Sunday, October 23, 2011
The troopers crossing the San Pedro
Photo by Ty Holland
Helldorado comes once a year and thank goodness it doesn't come more often than that. It is a brutal two day event. The troopers always ride in the Helldorado parade in Tombstone on Sunday, but traditionally make the 25 mile journey on horseback from Fort Huachuca on Saturday.
My job is to set up the camp at the lunch stop on the San Pedro river and at the overnight stop in Tombstone. I also sometimes ride in the parade on Sunday. The day starts before the sun comes up as it takes a good 10 hours to ride to Tombstone. I bring food, water, and spare horses to the river which is at about the 15 mile point. I also ask the mil vet to meet us there and check the horses for dehydration, lameness, and back injuries. We almost always lose a couple of horses at the river. Since I wasn't riding, one of the spares was the Wonder Horse and the other was Cochise.
The Wonder Horse waiting for the troopers
Sure enough, we lost Journey and Kidd at the river for back problems and we had to give electrolyte paste to a few more that were a little dehydrated. I didn't have the right size saddle for Cochise, so we had to improvise to make Journey's saddle fit. However, he managed to get the rest of the way to Tombstone without getting a sore back.
The lunch camp
While the troopers headed on to Tombstone, I and my two helpers (riding school students) took the two injured horses back to Fort Huachuca, and picked up more water and extra gear. We drove back to Tombstone and set up the evening camp. Our cook, Hop Sing, soon showed up and began preparing the evening meal. The troopers soon arrived with their tired mounts and the mil vet once again checked all the horses. Fortunately, we had no more injuries.
Hop Sing making dinner
After dinner, the troopers headed into town to celebrate with the locals and I headed back to the fort with the weapons and those troopers not spending the night. I had to be back to the stables the next morning at 0630 to feed the horses before heading back to Tombstone, so headed on home to get some sleep.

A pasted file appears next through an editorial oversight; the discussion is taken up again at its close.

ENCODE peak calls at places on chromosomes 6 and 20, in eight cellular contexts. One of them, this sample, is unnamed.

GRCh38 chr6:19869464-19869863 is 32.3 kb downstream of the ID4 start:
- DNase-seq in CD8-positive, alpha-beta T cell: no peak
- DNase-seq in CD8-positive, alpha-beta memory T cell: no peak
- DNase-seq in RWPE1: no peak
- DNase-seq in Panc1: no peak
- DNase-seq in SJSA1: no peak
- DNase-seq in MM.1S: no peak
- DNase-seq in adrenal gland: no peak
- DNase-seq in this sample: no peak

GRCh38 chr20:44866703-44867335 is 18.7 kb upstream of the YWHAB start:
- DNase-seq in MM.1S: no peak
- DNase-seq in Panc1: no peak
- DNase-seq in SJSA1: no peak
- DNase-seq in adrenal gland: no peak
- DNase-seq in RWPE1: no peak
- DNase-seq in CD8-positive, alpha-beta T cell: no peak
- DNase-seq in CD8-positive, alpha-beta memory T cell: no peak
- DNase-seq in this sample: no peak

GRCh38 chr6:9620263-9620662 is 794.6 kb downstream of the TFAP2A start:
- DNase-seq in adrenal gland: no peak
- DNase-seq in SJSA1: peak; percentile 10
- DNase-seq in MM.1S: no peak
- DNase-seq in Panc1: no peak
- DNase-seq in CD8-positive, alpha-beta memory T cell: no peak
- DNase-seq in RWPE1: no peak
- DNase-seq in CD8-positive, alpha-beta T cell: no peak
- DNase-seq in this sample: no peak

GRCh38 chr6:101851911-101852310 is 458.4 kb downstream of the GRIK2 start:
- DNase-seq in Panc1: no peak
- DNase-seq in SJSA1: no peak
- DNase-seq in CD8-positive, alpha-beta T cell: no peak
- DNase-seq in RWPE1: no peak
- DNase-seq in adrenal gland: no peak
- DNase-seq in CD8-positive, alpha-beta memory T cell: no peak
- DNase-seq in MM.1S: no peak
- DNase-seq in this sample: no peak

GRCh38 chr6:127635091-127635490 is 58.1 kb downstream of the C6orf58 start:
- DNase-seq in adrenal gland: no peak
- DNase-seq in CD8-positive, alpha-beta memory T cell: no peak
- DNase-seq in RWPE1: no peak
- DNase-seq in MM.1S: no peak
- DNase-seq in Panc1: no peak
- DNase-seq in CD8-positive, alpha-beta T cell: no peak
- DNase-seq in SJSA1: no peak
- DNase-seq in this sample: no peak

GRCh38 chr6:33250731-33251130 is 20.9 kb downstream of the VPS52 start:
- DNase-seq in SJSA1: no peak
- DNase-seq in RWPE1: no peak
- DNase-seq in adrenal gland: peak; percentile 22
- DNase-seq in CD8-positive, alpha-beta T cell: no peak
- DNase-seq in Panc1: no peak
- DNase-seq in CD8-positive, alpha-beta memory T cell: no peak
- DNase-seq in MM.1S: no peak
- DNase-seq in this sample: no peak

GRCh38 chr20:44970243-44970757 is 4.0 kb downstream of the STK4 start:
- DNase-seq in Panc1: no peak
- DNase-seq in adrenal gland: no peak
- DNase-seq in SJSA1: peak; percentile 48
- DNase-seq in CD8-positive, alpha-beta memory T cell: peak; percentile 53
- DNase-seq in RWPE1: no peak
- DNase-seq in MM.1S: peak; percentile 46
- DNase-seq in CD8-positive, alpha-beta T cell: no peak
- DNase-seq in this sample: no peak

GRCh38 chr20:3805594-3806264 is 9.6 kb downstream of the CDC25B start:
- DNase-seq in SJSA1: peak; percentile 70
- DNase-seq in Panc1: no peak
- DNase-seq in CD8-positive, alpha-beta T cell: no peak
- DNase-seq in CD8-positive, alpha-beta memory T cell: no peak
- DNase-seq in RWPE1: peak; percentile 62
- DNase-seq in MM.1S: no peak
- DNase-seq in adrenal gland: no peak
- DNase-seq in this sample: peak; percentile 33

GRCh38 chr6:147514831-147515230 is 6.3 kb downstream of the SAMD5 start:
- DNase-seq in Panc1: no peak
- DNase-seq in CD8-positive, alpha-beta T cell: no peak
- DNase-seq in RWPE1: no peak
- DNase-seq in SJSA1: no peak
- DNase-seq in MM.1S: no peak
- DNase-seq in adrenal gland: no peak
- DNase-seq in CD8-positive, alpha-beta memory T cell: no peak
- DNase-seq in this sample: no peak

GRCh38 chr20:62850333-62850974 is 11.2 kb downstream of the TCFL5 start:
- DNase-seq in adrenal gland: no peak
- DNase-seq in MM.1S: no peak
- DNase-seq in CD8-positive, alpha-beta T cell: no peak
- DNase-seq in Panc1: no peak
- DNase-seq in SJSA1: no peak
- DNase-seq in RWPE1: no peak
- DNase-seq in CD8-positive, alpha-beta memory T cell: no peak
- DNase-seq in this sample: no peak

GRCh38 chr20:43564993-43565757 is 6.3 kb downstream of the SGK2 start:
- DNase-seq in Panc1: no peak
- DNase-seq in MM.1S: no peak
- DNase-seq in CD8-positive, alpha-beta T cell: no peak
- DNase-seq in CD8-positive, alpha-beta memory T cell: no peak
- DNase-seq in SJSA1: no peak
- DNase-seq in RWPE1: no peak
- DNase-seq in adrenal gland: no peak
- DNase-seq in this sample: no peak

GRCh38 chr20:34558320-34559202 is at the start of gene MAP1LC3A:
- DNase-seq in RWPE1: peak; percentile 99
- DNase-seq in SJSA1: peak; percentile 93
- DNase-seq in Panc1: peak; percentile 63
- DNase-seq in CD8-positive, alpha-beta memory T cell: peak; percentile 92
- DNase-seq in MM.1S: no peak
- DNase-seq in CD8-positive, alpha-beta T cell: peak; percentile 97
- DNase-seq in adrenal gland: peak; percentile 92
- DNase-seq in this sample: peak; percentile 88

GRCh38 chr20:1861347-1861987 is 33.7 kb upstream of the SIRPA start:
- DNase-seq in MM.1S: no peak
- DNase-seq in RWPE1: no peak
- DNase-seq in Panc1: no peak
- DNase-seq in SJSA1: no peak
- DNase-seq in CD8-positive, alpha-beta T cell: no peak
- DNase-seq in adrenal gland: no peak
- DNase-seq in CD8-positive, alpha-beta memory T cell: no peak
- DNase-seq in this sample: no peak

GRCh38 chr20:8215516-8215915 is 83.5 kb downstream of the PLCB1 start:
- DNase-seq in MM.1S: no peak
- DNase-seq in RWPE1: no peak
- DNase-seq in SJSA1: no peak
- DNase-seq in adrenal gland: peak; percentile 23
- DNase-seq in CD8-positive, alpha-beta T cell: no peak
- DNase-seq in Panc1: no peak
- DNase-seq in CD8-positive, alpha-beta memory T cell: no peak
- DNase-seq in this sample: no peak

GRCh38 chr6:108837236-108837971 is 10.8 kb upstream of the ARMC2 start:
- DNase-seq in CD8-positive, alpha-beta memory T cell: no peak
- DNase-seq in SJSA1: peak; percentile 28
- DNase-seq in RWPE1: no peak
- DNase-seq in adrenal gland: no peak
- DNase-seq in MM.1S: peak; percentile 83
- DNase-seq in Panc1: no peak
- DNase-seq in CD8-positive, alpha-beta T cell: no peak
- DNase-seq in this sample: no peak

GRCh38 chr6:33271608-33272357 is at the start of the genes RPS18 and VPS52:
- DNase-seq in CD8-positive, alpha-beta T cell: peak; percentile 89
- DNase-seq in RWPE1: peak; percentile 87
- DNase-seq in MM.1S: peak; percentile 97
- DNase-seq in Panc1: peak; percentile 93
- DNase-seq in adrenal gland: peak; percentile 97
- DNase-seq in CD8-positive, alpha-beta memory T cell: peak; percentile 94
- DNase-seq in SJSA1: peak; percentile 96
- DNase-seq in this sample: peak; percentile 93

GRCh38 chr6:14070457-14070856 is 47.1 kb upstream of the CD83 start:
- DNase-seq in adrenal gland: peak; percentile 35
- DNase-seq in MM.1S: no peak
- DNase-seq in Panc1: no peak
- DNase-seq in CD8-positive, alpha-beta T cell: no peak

The portable corral at our Tombstone camp
The next morning, I fed the horses at the fort and, along with one of the troopers, headed back to the Tombstone camp. Groggy troopers were hunched over their coffee when we got there. Hop Sing rustled up a plate of eggs and sausage for us which we polished off then got to work. We tied up the horses and then broke down our portable corral for transportation back to the fort.
The parade began at 1100 but we had to check in at 1000 and stand around in the sun until the parade started. We were bedeviled by loose balloons that kept floating by and scaring the horses while we stood there. The parade is on famous Allen street in Tombstone, which is narrow and lined with wooden boardwalks populated by hundreds of spectators. One of the floats in front of us was throwing candy into the street for the children to pick up. This, unfortunately, resulted in a number of close calls for us as children would run out into the street to get candy as we were riding by on our horses. This sometimes caused the horses to spook and we narrowly avoided stepping on children as their parents just stood there and watched. Fortunately, no one was hurt and we managed to finish the parade and get back to our camp without incident.
The Wonder Horse was perfect, at least during the parade. He never gets frightened or misses a maneuver. He is surprisingly easy to handle given the rather horrific environment we were riding in. Our parade companion, Duke, who was being ridden by Lady Lisa, did very well also even though when the children ran out into the street, they always seemed to run right at him. He missed a few maneuvers, but otherwise handled the experience well.
Hellorado, for all its fun, is a lot of work. I will be bone weary tomorrow, but happy that everything went reasonably well.